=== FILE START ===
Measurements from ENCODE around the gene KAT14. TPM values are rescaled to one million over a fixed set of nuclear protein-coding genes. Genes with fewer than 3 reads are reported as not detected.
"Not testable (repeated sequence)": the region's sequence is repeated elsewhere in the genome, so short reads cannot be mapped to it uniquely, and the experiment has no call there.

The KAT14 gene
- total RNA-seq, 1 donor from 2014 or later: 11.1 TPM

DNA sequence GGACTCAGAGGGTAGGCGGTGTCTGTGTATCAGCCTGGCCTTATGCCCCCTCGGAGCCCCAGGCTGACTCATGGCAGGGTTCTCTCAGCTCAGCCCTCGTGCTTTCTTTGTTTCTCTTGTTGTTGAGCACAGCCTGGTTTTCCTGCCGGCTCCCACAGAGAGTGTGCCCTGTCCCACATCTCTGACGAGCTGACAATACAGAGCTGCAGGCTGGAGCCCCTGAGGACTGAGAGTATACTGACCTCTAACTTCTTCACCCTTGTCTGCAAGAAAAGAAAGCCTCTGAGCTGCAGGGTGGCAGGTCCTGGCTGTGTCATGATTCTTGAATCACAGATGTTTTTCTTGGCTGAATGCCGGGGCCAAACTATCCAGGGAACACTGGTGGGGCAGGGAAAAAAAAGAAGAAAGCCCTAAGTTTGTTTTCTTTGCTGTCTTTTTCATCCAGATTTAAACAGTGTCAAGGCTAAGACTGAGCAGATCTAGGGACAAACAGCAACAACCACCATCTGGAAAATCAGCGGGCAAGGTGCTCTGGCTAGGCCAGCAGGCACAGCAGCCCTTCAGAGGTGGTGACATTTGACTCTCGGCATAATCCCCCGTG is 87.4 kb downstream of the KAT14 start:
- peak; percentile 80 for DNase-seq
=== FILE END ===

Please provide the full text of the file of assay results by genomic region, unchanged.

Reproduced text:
Measurements from ENCODE around the gene KAT14. TPM values are rescaled to one million over a fixed set of nuclear protein-coding genes. Genes with fewer than 3 reads are reported as not detected.
"Not testable (repeated sequence)": the region's sequence is repeated elsewhere in the genome, so short reads cannot be mapped to it uniquely, and the experiment has no call there.

The KAT14 gene
- total RNA-seq, 1 donor from 2014 or later: 11.1 TPM

DNA sequence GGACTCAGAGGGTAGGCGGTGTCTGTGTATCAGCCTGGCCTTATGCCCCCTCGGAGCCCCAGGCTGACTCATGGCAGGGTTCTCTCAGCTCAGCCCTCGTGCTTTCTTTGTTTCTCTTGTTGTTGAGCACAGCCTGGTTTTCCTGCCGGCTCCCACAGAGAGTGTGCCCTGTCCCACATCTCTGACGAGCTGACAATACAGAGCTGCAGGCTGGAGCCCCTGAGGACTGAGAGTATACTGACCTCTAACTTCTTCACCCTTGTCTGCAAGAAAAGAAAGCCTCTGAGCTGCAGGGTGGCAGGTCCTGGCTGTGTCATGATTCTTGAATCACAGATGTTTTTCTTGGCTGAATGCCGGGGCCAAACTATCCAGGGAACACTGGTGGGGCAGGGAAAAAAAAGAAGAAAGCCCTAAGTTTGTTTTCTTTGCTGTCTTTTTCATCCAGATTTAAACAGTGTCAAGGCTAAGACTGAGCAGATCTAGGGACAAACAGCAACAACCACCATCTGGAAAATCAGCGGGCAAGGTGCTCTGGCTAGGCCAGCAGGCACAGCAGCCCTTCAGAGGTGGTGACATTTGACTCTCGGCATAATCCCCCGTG is 87.4 kb downstream of the KAT14 start:
- peak; percentile 80 for DNase-seq